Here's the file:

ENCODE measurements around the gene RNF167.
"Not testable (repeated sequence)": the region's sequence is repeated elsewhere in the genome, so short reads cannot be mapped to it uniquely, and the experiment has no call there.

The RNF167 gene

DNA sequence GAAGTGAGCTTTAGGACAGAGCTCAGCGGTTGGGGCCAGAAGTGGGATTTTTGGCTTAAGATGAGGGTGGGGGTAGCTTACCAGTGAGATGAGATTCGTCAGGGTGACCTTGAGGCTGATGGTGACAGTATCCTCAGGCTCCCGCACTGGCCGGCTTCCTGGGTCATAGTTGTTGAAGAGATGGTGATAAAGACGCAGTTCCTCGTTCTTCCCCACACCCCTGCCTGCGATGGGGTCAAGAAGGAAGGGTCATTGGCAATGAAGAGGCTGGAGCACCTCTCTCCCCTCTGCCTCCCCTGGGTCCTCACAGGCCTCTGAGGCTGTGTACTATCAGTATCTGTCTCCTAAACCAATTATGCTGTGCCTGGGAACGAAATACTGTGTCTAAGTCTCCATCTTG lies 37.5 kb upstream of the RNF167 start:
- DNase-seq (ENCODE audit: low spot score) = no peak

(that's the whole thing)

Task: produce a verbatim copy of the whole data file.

ENCODE measurements around the gene RNF167.
"Not testable (repeated sequence)": the region's sequence is repeated elsewhere in the genome, so short reads cannot be mapped to it uniquely, and the experiment has no call there.

The RNF167 gene

DNA sequence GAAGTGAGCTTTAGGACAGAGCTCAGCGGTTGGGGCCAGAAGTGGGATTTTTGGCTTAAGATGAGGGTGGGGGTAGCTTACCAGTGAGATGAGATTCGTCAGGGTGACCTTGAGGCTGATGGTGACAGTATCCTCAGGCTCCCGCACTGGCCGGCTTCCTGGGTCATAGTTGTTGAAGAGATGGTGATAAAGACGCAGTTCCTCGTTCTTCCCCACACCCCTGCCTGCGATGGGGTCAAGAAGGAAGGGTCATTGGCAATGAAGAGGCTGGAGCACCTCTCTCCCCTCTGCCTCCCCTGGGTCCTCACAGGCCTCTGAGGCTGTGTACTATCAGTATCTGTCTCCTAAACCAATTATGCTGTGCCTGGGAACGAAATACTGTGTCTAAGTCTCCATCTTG lies 37.5 kb upstream of the RNF167 start:
- DNase-seq (ENCODE audit: low spot score) = no peak